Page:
Album Reviews

Joan Shelley – The Spur

(No Quarter) UK release date: 24 June 2022

Gorgeous eighth album from Kentucky singer songwriter strikes a contemplative, calming note

Joan Shelley - The Spur It may be over two years since the Covid-19 pandemic changed the world, but its effects still permeate, especially in art. The songs for Joan Shelley’s eighth album The Spur were written during lockdown at Shelley’s farm in Kentucky over a 12 month period where Shelley had to communicate with local songwriters on Zoom, swapping ideas and gaining feedback until the songs took shape. Then, when the album was eventually recorded, in March 2021, Shelley was seven months pregnant with her daughter.

If you thought that an album created under such extreme examples of flux would sound chaotic and restless, think again. The Spur is a typical Joan Shelley record – contemplative, calming and, at points, utterly gorgeous. There’s an impressive selection of guests involved: two legends of the alt-folk scene Bill Callahan and Meg Baird add some vocals, while English novelist Max Porter of Grief Is The Thing With Feathers fame, has a co-writing credit on the hypnotic and slightly unsettling Breath For The Boy.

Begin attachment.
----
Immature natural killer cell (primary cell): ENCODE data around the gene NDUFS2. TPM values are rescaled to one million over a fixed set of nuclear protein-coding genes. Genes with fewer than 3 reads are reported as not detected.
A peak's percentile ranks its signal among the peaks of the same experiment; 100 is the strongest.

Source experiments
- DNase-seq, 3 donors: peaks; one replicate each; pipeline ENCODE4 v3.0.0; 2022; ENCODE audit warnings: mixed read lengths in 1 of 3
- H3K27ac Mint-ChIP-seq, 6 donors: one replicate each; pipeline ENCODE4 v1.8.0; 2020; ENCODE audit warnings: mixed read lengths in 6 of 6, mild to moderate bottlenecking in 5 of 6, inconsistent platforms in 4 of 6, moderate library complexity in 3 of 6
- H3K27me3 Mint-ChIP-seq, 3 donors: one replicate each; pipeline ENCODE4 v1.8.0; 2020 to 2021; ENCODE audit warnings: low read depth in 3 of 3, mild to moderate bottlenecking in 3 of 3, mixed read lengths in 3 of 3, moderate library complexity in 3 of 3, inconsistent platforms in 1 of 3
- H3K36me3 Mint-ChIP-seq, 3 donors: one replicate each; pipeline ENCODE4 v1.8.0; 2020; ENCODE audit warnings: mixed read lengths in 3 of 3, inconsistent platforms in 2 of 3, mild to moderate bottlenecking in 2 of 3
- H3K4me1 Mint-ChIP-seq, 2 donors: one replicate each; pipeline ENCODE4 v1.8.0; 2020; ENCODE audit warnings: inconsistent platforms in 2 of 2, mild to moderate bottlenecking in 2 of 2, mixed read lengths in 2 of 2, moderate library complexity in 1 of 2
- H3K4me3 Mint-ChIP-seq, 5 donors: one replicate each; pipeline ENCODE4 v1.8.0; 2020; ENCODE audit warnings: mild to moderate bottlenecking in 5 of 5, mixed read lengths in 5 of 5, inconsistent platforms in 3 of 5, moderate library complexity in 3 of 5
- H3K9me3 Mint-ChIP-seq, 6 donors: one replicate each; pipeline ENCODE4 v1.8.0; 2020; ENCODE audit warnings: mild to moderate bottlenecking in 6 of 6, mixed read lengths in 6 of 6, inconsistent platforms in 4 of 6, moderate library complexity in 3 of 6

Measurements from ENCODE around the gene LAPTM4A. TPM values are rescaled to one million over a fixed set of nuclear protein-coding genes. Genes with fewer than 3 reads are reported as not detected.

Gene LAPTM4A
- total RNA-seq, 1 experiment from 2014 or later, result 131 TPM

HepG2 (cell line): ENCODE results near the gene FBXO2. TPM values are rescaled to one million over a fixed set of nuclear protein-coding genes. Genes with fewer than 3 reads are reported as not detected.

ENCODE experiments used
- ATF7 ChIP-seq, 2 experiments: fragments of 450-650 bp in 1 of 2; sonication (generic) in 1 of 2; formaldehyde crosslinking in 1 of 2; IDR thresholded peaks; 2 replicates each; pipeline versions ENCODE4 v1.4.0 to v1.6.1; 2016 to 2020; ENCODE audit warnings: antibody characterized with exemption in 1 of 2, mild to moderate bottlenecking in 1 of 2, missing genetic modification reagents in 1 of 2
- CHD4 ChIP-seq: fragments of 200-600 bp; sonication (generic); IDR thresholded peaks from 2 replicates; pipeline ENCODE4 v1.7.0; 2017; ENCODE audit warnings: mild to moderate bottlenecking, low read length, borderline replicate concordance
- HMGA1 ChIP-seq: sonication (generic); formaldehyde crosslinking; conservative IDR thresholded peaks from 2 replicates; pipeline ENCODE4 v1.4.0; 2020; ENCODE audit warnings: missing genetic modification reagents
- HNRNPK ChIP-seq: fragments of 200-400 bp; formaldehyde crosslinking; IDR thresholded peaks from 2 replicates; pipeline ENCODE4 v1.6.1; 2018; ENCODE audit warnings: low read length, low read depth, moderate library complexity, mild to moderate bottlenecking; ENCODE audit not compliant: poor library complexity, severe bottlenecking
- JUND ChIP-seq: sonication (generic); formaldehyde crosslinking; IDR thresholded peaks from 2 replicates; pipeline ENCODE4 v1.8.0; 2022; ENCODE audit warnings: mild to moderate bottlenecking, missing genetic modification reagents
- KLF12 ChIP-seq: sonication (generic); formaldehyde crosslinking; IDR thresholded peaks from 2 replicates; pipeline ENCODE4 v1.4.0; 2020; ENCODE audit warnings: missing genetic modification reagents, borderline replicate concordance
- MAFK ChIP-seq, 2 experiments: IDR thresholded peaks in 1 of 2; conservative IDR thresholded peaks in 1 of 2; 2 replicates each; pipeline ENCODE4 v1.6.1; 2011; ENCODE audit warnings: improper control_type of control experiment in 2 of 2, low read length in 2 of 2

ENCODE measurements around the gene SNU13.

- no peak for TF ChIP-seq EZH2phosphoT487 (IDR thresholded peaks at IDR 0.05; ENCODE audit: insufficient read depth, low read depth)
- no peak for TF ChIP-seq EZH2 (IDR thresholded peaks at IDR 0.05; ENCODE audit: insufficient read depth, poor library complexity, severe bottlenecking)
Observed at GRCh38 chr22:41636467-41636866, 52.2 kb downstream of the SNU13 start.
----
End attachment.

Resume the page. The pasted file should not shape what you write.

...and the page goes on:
This is still very much an album with Shelley’s personality stamped on it. Opener Forever Blues frames a story of self-doubt (“am I losing you?”) to some Nick Drake-style acoustics and a dreamy string section. Amberlit Morning, featuring the unmistakably lugubrious vocals of Callahan is an early highlight, a mesmerising duet between two vocals that perfectly mesh together – the pace barely picks up above a slow trot, but that hardly matters: it has the feel of watching a sunrise slowly break over early morning.

Elsewhere, When The Light Is Dying boasts a lovely arrangement which somehow manages to quietly, unobtrusively add brass and cello into its mix, and also namedrops Leonard Cohen’s You Want It Darker for good measure. It’s possibly the most beautiful song on the album, although it’s run close by Why Not Live Here, a lovely ode to settling down and domesticity.

Although the mood is generally downbeat, Shelley also demonstrates a pleasing knack for pretty pop-folk – Like The Thunder is a breezy country-pop standard that could easily become a fixture on the radio, while the final song Completely brings the album to a warm, comforting conclusion, another song influenced by the birth of her daughter and marriage to her guitarist Nathan Salsberg.

It’s the sort of album which flows naturally along, with not a song, or even a lyric out of place. She’s been flying under the radar pretty consistently for a decade now, but if there’s more records of the quality of The Spur, more people will inevitably fall in love with Joan Shelley’s music.

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Joan Shelley @ Kings Place, London
Joan Shelley – The Spur